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Biden’s new video is well done. But it’s not an apology.

Former vice president Joe Biden acknowledged that some of his “gestures of support” make some people “uncomfortable” in a video posted on April 3. (Video: Twitter/JoeBiden)

Former vice president Joe Biden is out with a new video that seeks to put to rest a simmering controversy over his physical interactions with women in recent years.

The video is well done and seems likely to help him move past the controversy, barring damning new developments. But it’s also important to emphasize what Biden doesn’t say and how carefully he characterizes his conduct.

First things first: The video reinforces Biden’s strengths as a candidate. Nobody can compete with him when it comes to folksiness and projecting empathy. Biden seems genuine and sends a rather firm message that his behavior will change. Given that the accusations against him involve not sexual assault but objectionable touching, Biden’s acknowledgment will probably go a long way with Democrats who need convincing.

What the video is not is an apology. Biden never says he’s sorry, for his actions or for how they made the women feel. Indeed, Biden essentially suggests that he is a victim of the changing times. “The boundaries of protecting personal space have been reset,” he said. “I get it, I get it. I hear what they’re saying, and I understand it.” He then repeats that he’ll do better.

That doesn’t exactly account for what he’s accused of, though. A former Democratic congressional aide describes Biden rubbing noses with her during a 2009 fundraiser in a way that made her think he was going to kiss her. Former Nevada lieutenant governor candidate Lucy Flores (D) said Biden’s smelling of her hair and kissing her head at a 2014 event made her uncomfortable. Both seemed to interpret something creepier than just an overly touchy-feely politician.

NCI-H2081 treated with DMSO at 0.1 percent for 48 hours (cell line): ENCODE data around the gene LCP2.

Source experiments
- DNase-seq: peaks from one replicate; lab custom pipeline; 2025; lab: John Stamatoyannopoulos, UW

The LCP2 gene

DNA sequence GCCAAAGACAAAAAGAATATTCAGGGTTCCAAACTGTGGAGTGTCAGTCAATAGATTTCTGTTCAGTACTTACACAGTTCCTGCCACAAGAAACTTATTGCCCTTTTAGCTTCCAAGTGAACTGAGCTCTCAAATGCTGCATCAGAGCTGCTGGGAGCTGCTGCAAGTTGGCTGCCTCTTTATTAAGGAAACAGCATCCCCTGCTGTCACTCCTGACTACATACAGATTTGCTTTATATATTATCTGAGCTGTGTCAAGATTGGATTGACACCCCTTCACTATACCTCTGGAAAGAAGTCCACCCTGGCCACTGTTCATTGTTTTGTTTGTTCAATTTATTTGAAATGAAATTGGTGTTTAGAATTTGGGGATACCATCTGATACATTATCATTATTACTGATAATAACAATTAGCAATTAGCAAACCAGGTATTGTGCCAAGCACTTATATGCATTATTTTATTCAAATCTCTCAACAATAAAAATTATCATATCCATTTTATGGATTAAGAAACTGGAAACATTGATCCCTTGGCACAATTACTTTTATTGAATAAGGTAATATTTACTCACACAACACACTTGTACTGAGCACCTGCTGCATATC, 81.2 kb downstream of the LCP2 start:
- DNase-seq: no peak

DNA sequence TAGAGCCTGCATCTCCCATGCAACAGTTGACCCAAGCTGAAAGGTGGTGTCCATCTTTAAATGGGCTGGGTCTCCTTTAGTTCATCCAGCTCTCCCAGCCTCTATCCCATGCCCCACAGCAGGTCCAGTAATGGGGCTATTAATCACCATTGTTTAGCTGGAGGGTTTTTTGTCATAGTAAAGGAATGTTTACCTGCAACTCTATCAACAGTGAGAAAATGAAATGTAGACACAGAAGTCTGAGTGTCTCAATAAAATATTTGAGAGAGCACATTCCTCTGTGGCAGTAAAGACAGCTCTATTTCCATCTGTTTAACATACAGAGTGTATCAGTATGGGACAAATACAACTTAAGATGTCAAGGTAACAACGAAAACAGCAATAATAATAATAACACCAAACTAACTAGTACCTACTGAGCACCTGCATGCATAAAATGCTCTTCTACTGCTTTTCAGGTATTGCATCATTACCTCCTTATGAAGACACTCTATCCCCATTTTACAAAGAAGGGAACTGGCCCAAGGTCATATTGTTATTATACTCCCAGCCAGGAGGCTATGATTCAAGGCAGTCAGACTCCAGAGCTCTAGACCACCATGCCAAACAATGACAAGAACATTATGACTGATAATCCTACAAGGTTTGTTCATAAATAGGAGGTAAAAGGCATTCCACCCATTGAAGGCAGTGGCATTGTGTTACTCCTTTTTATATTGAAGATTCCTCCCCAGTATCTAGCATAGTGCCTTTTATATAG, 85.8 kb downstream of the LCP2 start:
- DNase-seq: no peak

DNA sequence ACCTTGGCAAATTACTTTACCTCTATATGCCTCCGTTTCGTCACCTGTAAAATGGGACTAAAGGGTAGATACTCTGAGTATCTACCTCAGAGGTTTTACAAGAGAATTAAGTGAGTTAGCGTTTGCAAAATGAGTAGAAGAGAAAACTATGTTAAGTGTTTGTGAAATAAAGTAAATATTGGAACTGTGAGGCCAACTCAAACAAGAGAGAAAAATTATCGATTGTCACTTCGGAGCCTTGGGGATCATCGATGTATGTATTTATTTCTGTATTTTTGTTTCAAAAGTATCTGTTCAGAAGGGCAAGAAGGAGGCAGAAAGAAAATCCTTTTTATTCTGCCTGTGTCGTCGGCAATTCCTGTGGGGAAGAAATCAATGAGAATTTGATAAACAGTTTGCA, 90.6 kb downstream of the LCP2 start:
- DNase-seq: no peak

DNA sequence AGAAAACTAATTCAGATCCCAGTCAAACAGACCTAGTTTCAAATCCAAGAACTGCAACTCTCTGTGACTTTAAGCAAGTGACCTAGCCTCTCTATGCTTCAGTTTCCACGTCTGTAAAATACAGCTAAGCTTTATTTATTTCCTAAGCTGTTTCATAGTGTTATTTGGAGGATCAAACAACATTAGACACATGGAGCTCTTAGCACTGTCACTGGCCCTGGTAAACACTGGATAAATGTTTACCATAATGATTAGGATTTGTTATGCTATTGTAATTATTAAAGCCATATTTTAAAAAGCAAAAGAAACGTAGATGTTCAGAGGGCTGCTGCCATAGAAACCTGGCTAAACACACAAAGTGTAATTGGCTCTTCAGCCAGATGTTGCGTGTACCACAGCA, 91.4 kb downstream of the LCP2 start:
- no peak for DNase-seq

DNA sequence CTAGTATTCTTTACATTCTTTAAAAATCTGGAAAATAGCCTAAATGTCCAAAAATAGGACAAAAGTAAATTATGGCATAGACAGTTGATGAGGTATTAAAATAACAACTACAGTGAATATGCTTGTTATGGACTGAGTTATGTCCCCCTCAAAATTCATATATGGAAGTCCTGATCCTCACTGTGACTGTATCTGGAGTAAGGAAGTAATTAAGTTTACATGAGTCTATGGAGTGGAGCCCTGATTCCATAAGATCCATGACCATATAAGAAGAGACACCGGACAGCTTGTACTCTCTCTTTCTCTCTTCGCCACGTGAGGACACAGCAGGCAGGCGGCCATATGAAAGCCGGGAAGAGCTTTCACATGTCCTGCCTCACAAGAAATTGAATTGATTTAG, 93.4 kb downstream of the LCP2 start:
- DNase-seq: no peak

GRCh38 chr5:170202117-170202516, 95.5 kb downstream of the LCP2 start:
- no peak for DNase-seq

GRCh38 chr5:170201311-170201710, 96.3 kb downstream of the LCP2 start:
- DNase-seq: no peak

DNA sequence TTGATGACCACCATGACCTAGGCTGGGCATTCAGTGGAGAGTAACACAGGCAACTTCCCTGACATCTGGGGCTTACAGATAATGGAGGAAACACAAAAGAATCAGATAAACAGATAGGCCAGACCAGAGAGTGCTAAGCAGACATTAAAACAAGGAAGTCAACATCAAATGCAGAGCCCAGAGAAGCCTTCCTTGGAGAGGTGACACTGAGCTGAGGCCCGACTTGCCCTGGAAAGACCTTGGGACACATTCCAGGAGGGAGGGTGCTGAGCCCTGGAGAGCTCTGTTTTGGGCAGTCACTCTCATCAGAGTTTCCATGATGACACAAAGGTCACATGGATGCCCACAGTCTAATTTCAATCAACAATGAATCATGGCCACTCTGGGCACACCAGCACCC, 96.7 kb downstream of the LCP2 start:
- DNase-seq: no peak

In the video, Biden says he will change his behavior but does not address whether his behavior crossed the line.

Second, Biden seems to suggest that this wasn’t just about women. “I want to talk about gestures of support that I’ve made to women — and some men — that have made them uncomfortable,” he says. Two other times, he also mentions “men” alongside “women.” Except he’s not accused of inappropriate behavior by men.

By lumping men in with women, Biden is suggesting that this was an across-the-board approach, irrespective of gender. He seems to be playing down the idea that there was anything inappropriate about his conduct. But again, the women involved sure seemed to interpret it that way.

In the end, this seems to be an eminently survivable controversy for Biden — both because his conduct occupies such a gray area and even the most unfriendly interpretations of it may not be disqualifying. He’s getting votes of support from the likes of House Speaker Nancy Pelosi (D-Calif.) and even Sen. Lindsey O. Graham (R-S.C.). Biden’s not-quite-apology is also more eloquent and personal than the types usually offered by politicians who are reluctant to give an inch and even suggest personal fault (Hillary Clinton being a great example).

But a non-apology is still a non-apology, and sometimes you can’t fully move on until you’ve been more explicit about whether you actually did something wrong. We still don’t know whether Biden thinks he did anything wrong, and it’s a fair question to continue to ask.